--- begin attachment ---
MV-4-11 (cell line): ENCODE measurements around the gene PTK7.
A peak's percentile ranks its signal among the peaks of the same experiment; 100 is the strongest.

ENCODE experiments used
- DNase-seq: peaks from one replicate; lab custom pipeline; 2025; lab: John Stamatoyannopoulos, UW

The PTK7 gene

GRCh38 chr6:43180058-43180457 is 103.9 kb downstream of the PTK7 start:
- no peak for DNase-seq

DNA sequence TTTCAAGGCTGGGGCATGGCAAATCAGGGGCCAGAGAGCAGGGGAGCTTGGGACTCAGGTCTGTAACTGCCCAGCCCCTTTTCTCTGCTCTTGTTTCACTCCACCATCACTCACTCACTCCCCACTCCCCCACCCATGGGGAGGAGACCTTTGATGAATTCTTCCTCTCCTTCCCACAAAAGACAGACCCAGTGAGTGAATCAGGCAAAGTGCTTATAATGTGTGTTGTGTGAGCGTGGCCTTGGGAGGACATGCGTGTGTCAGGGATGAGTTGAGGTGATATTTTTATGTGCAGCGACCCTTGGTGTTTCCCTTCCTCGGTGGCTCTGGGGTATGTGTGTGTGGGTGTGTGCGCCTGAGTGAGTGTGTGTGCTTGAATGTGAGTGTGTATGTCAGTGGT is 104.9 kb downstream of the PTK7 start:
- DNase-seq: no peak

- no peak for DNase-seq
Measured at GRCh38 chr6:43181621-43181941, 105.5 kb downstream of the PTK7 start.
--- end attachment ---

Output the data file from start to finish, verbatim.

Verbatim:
MV-4-11 (cell line): ENCODE measurements around the gene PTK7.
A peak's percentile ranks its signal among the peaks of the same experiment; 100 is the strongest.

ENCODE experiments used
- DNase-seq: peaks from one replicate; lab custom pipeline; 2025; lab: John Stamatoyannopoulos, UW

The PTK7 gene

GRCh38 chr6:43180058-43180457 is 103.9 kb downstream of the PTK7 start:
- no peak for DNase-seq

DNA sequence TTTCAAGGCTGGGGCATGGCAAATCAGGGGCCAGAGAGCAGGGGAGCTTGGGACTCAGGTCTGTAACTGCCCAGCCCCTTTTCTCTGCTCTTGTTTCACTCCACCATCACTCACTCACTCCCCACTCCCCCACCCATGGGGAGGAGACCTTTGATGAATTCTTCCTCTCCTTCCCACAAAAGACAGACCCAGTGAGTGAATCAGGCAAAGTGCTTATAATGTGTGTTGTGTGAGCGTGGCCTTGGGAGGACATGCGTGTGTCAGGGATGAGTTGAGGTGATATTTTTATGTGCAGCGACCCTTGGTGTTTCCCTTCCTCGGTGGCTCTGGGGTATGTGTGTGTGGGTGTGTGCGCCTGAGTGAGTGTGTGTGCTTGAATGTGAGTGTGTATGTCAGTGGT is 104.9 kb downstream of the PTK7 start:
- DNase-seq: no peak

- no peak for DNase-seq
Measured at GRCh38 chr6:43181621-43181941, 105.5 kb downstream of the PTK7 start.